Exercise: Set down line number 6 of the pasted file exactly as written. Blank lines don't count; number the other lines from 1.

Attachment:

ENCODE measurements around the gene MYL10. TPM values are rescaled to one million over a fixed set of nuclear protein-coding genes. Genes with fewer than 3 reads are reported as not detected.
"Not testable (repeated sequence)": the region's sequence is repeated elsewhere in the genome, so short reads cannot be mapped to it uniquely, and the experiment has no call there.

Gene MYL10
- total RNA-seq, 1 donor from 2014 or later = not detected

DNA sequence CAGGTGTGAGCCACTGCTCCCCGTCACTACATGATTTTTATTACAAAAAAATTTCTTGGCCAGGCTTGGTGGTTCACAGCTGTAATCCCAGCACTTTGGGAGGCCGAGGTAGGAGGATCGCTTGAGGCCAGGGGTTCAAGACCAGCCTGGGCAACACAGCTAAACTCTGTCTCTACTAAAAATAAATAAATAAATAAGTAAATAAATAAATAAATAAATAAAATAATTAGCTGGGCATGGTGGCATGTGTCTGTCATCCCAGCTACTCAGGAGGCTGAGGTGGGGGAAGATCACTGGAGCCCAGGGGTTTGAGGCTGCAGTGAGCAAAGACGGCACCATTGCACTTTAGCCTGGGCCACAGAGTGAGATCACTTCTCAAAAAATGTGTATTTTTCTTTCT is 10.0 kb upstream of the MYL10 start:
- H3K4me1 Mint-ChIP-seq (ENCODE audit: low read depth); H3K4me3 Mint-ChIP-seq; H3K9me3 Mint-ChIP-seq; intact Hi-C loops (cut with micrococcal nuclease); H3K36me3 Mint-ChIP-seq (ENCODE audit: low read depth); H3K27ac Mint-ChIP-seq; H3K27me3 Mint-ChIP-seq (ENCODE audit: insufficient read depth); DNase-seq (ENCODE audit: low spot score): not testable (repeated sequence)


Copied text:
- H3K4me1 Mint-ChIP-seq (ENCODE audit: low read depth); H3K4me3 Mint-ChIP-seq; H3K9me3 Mint-ChIP-seq; intact Hi-C loops (cut with micrococcal nuclease); H3K36me3 Mint-ChIP-seq (ENCODE audit: low read depth); H3K27ac Mint-ChIP-seq; H3K27me3 Mint-ChIP-seq (ENCODE audit: insufficient read depth); DNase-seq (ENCODE audit: low spot score): not testable (repeated sequence)